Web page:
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Posts Tagged ‘parks’

The unseasonably warm and ideal walking weather prompted me to get out and enjoy nature and it’s autumn splendor once again. On Thursday I ventured westward over to High Park.

This is the park of my childhood. I grew up a couple blocks away and even though I had a large backyard I still spent considerable time in the park. It was where I caught tadpoles, went toboganning and socialized.

The last time I lived in Toronto I also lived in this area. As an adult I appreciated High Park for its natural and landscaped areas, serenity, restaurant and farmer’s market. The park has a zoo, sports facilities, an off-leash dog park, playgrounds, picnics areas, trails and ponds. In days gone by you could skate on Grenadier Pond in the winter and rent paddle boats in the summer. Ecological rehabilitation takes priority now. This park is a treasure!

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Fishers

Fishers

I noticed a number of tweets highlighting fall walks for this Canadian Thanksgiving long weekend. I decided to head over to Tommy Thompson Park to take advantage of one of the volunteer guided walks. We went for a leisurely and informative walk over to the Bird Research Station. Along the way we met a few birders who were kind enough to share their binoculars with us. At the station we chatted a bit with the conservation staff person. He and the volunteers were busy banding birds. Our guide, I didn’t catch his name but he’s originally an oceanographer from Uruguay who met a Canadian woman and is now an environmental student here, mentioned that the cormorants in the park nest in the cottonwood trees. It’s unusual as cormorants normally nest on the ground and it’s killing the trees.

Bird banding at the Tommy Thompson Park Bird Research Station

Bird banding at the Tommy Thompson Park Bird Research Station

Cormorant nests in Cottonwood trees

Cormorant nests in Cottonwood trees

As I was already at the park and it was such a lovely day I decided to continue walking on my own after the guided excursion. I made it over to the lighthouse and had meant to look for the turtles at the pond on the way back but forgot about it.

Lighthouse at Tommy Thompson Park

Lighthouse at Tommy Thompson Park

When I left home this morning it was a chilly 6 degrees Celsius but by afternoon it had definitely reached the anticipated 15 degrees, or more likely warmer as I no longer needed to wear my jacket. I’m loving this weather!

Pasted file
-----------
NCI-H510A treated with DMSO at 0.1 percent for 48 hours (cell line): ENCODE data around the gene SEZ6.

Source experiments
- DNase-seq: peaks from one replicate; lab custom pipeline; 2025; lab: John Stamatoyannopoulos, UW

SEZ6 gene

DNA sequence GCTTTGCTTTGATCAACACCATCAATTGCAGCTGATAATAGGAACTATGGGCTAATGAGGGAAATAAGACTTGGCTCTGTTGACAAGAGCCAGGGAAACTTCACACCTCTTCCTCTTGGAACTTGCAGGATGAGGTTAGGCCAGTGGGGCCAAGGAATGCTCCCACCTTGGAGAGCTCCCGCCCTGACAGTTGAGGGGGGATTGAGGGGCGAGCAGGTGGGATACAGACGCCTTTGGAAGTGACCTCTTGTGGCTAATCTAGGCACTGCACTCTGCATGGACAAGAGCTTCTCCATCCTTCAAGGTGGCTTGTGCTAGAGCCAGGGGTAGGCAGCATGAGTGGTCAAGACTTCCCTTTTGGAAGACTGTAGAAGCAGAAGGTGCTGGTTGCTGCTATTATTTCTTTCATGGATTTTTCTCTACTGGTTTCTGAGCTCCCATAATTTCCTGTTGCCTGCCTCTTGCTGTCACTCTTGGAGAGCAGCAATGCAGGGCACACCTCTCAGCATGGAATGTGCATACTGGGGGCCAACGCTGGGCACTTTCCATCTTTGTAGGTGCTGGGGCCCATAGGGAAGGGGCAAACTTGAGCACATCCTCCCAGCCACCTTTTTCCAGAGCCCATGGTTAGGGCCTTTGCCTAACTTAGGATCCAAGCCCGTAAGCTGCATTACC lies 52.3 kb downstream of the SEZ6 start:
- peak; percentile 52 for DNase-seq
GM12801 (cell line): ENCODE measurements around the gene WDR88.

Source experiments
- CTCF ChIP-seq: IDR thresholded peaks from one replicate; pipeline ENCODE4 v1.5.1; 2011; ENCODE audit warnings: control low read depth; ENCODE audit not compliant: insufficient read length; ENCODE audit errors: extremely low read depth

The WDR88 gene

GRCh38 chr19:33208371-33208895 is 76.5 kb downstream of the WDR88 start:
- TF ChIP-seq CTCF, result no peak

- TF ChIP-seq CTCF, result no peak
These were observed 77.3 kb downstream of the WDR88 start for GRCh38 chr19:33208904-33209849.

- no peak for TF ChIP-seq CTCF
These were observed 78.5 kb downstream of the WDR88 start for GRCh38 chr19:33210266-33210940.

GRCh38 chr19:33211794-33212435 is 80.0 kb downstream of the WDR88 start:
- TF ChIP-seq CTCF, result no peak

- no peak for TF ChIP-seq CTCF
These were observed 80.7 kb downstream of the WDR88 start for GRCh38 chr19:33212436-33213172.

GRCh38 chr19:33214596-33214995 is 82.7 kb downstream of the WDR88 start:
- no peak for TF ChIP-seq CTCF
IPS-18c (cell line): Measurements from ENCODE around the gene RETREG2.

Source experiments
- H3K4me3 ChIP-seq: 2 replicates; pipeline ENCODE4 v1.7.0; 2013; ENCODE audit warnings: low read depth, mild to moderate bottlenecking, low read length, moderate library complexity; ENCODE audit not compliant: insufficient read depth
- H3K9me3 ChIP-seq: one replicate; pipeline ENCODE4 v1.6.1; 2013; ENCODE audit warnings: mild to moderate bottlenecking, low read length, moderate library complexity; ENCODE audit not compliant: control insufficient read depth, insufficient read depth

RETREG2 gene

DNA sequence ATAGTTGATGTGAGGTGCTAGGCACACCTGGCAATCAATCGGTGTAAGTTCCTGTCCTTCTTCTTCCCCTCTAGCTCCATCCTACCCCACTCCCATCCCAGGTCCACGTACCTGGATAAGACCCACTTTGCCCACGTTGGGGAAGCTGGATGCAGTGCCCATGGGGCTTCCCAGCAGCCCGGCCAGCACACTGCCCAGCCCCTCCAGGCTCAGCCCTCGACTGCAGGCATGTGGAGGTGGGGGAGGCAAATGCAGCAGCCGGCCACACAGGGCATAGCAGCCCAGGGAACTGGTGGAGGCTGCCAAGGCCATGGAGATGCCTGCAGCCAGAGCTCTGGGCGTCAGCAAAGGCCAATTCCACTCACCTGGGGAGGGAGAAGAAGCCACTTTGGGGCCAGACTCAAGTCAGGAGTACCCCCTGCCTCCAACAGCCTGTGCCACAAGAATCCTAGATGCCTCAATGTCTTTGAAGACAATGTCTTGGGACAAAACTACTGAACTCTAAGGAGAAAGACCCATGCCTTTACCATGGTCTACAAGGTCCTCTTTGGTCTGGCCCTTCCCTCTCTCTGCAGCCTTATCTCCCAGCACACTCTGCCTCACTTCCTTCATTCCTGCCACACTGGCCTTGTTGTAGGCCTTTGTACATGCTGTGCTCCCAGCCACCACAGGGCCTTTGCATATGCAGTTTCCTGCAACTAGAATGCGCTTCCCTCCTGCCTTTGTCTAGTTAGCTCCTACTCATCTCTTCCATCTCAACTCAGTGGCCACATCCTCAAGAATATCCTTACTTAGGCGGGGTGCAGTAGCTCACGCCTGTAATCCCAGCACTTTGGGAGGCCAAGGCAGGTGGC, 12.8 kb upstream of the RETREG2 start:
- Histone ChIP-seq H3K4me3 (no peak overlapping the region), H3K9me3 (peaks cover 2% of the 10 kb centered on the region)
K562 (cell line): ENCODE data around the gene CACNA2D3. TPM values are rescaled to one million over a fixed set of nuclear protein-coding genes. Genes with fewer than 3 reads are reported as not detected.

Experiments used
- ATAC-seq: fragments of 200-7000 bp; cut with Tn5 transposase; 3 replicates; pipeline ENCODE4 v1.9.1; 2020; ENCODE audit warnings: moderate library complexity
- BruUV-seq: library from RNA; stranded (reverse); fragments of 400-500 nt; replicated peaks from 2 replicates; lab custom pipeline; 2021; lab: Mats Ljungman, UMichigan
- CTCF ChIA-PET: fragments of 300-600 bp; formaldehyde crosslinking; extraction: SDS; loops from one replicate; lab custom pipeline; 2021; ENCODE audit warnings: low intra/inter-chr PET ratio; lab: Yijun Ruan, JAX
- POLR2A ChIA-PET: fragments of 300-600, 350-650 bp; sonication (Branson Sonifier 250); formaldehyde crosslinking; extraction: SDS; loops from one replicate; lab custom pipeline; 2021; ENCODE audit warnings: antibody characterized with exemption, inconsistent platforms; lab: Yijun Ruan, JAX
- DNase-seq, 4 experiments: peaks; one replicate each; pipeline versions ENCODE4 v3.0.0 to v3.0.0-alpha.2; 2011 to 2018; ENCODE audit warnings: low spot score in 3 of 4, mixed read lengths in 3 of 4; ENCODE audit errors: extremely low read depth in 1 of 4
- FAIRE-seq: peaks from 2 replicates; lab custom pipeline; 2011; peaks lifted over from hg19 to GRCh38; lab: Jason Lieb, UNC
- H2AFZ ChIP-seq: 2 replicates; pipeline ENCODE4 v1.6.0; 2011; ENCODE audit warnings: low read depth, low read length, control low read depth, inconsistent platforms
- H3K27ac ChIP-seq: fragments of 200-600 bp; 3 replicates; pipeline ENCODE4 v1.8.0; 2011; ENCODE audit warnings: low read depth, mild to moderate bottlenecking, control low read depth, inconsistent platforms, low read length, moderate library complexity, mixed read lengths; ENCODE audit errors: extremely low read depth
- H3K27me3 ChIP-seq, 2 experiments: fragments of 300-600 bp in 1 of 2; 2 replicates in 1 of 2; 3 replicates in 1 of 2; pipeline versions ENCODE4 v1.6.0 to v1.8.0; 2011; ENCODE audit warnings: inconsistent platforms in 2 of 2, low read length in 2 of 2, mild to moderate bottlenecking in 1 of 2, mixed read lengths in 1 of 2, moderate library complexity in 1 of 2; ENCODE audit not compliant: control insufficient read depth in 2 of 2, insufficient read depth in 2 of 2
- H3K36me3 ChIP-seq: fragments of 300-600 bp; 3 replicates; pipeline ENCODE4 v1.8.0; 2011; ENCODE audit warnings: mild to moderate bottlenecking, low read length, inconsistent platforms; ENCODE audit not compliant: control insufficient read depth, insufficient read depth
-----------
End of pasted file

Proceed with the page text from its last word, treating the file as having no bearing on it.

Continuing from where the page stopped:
Have you been out enjoying nature this holiday weekend?

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015crOn Saturday I made my way through the Distillery District and along Cherry Street to Cherry Beach continuing along the Martin Goodman Trail and then heading over to Tommy Thompson Park.¬†The park is an urban wilderness on a man-made peninsula and is a popular destination for birding, fishing,¬†cycling and hiking activities. I’ve only been here once before, about 10 years ago. Today I was just out for a walk in another direction so I’ll save the lighthouse for another day, when I start earlier and bring water.

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It’s summertime and I’m near the waterfront. It’s a nice place to walk and offers a diversity of sights, landscapes and activities.

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017I’ve been itching to get over to the Toronto Islands and Tuesday’s weather was perfect for spending a leisurely afternoon walking about. Exploring is always fun! Even though I’ve seen it before there are always things I’ve forgotten or there are new discoveries.

Let’s start with some random signage.

003cr031073101cr104 I like the village feel of the homes and landscaping on Ward’s and Algonquin Islands.

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013crOf course there are nice views of the CN Tower, too.

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Fun things to do and a lovely escape for people who cycle, walk, explore, sail, kayak, canoe, swim or still want to sun bathe. I should have taken more shots with actual people in them! Oh well.

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107Next time I need to rent a bike.

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011crI was out for a walk on Sunday afternoon and encountered a thirsty horse in Berczy Park.

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053Once used for religious and political gatherings, public floggings and hangings, the square is another story of change and transformation. Situated behind the old Adelaide Street Courthouse, the square is a heritage site that was being used as a parking lot. The revitalized square was designed by Janet Rosenberg & Studio, CS&P Architects, and Susan Schell and built in 1997. It’s a lovely square with heritage plants and water features and I’m looking forward to seeing the garden in bloom.

The most famous hangings, and the last performed here, were on 12 April 1838: Samuel Lount and Peter Matthews, for their participation in the 1837 Rebellion.

I pulled this quote from the Lost Toronto blog, which references a plaque on Alan Brown’s website but the link is broken. I’m guessing it’s this plaque, located on a building near the square.

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